Gr 6-9-With simplicity, wit, and humor, Cushman presents another tale of medieval England. Here readers follow the satisfying, literal and figurative journey of a homeless, nameless child called Brat, who might be 12 or 13-no one really knows. She wandered about in her early years, seeking food and any kind of refuge and, like many outsiders, gained a certain kind of wisdom about people and their ways. Still, life held little purpose beyond survival-until she meets the sharp-nosed, irritable local midwife, which is where this story begins. Jane takes her in, re-names her Beetle, and thinks of her as free labor and no competition. Always practical but initially timid, the girl expands in courage and self-awareness, acquiring a cat as a companion, naming herself Alyce, and gaining experience in the ways of midwifery. From the breathless delight of helping a boy to deliver twin calves, to the despair of failure during a difficult birth, to the triumph of a successful delivery, Alyce struggles to understand how she can allow herself to fail and yet have the determination to reach for her own place in the world. Alyce wins. Characters are sketched briefly but with telling, witty detail, and the very scents and sounds of the land and people's occupations fill each page as Alyce comes of age and heart. Earthy humor, the foibles of humans both high and low, and a fascinating mix of superstition and genuinely helpful herbal remedies attached to childbirth make this a truly delightful introduction to a world seldom seen in children's literature.-Sara Miller, Rye County Day School, NY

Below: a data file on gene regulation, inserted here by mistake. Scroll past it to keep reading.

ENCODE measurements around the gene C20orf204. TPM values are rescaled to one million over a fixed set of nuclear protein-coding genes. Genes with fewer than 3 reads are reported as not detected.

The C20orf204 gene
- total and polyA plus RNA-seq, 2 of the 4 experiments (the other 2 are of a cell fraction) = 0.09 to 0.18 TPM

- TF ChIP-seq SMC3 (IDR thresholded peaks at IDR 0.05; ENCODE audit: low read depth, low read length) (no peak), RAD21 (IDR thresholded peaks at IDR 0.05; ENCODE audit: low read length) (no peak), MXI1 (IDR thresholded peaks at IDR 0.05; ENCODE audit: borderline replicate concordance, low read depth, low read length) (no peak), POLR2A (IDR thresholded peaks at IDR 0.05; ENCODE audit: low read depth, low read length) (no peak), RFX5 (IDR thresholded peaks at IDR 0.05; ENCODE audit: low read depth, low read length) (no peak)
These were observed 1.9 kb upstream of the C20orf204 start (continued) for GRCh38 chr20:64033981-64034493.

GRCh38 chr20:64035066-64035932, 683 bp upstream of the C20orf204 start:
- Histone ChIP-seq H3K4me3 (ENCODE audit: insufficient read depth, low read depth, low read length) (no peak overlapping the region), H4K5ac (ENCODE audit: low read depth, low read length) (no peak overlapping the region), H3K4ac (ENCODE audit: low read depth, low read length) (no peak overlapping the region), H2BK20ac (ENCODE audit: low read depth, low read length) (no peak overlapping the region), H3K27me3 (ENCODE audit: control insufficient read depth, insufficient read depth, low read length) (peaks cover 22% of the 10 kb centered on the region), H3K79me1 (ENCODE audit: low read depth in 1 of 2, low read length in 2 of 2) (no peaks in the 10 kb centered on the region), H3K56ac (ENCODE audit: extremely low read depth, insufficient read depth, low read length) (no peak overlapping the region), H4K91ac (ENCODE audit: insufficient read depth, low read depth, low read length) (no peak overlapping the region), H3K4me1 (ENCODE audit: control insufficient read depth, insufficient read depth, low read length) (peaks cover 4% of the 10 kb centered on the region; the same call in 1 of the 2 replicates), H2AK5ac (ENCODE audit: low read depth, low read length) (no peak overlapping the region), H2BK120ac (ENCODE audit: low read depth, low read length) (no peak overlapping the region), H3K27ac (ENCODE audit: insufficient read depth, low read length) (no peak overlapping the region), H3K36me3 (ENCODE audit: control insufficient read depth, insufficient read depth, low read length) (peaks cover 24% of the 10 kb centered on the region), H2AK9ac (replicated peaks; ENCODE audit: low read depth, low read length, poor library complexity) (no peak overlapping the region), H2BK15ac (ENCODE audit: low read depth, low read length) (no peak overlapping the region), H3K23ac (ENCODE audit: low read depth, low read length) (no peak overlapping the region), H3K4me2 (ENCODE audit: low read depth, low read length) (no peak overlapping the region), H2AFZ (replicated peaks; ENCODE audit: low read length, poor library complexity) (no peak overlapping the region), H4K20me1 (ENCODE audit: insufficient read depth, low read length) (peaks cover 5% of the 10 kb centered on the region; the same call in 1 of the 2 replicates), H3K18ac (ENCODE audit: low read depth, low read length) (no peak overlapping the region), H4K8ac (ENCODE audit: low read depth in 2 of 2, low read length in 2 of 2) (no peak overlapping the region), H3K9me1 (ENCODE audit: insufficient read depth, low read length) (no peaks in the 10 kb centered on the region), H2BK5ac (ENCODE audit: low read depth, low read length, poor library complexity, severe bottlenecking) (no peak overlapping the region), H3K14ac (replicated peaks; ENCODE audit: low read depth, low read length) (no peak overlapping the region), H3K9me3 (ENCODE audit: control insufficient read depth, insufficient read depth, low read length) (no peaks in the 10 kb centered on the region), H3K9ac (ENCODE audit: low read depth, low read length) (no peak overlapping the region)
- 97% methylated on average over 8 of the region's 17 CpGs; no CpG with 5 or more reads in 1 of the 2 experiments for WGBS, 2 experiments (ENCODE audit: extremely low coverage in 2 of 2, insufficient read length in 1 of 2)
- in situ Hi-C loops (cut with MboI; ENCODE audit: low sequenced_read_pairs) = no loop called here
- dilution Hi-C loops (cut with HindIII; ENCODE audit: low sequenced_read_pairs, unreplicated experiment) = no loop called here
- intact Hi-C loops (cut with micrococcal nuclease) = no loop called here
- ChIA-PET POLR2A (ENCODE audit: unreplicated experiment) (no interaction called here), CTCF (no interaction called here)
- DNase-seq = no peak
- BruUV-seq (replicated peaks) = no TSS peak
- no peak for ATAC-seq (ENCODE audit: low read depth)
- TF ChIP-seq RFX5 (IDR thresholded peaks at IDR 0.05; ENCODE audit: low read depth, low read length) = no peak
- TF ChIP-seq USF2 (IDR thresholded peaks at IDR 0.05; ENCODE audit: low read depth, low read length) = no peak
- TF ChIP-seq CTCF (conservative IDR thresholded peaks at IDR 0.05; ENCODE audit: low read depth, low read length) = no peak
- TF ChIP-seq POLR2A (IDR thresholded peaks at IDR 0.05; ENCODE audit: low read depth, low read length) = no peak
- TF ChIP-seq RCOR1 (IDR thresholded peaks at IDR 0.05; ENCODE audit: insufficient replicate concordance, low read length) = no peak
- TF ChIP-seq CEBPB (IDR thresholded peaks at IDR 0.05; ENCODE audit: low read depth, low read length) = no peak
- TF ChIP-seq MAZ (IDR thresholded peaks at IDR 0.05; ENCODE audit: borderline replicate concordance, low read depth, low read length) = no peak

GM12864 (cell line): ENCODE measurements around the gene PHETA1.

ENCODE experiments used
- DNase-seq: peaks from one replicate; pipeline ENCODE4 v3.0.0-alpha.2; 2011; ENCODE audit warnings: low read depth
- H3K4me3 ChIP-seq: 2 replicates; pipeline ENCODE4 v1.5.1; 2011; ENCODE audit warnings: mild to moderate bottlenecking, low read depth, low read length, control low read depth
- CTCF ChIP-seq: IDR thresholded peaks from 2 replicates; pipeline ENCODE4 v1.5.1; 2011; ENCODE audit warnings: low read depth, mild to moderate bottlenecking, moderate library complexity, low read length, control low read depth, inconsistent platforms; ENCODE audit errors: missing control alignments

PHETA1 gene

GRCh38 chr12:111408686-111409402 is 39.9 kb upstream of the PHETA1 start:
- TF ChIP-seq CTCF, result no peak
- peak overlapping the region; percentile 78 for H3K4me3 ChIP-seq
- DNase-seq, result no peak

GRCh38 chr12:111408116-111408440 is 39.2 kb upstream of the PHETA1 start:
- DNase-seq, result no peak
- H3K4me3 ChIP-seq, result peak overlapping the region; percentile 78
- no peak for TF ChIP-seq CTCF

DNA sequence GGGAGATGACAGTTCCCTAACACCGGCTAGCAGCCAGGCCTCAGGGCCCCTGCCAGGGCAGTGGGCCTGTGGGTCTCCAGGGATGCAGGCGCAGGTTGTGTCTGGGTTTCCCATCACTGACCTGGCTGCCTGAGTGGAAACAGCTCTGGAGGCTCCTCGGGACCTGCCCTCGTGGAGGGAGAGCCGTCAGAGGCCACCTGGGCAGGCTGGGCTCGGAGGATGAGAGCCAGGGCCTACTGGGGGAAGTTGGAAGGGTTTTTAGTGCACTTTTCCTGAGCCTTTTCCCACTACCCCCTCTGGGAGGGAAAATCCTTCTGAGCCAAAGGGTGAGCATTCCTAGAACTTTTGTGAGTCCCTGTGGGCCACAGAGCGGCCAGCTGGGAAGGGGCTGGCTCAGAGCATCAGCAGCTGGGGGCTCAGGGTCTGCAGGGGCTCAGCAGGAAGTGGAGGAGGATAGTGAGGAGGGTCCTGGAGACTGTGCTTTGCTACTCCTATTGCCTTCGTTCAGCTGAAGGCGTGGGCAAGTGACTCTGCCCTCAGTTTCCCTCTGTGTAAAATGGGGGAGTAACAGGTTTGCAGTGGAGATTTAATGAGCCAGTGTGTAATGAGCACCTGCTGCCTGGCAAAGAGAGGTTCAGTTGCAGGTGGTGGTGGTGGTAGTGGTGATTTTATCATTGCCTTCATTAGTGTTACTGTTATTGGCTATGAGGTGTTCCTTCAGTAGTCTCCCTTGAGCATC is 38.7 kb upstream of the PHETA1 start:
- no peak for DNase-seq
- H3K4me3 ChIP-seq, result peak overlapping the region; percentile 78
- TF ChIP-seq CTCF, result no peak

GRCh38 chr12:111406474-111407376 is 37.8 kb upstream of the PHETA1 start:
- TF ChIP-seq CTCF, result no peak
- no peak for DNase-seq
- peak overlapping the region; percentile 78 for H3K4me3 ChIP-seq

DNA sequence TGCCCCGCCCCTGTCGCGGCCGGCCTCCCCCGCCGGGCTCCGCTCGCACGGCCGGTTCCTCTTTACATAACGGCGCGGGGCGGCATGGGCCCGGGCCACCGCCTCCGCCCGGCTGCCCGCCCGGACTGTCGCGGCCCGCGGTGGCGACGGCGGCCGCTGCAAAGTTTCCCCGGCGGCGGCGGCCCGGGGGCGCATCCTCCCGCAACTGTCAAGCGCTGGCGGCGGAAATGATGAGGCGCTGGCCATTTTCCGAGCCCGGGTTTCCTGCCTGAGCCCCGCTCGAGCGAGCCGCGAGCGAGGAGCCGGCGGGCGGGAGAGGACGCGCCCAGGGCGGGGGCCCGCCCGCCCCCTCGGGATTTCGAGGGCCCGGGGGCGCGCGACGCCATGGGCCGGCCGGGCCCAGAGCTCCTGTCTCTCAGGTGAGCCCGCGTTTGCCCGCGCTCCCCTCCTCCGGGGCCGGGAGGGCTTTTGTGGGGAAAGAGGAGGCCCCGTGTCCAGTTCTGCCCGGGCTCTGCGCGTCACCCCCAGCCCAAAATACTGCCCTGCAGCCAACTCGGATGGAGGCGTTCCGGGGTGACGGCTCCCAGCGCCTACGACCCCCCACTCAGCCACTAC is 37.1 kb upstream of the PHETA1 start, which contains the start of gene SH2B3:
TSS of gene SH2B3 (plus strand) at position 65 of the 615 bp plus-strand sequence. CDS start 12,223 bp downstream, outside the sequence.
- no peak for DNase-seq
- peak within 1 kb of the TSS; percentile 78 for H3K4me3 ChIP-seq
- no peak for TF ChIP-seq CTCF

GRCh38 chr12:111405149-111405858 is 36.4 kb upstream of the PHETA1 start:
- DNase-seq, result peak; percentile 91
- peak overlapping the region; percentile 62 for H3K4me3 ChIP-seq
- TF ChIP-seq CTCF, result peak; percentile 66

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Product Details

  • ISBN-13: 9780547722177
  • Publisher: Houghton Mifflin Harcourt
  • Publication date: 6/19/2012
  • Pages: 144
  • Sales rank: 68,638
  • Age range: 9 - 12 Years
  • Product dimensions: 5.00 (w) x 7.60 (h) x 0.50 (d)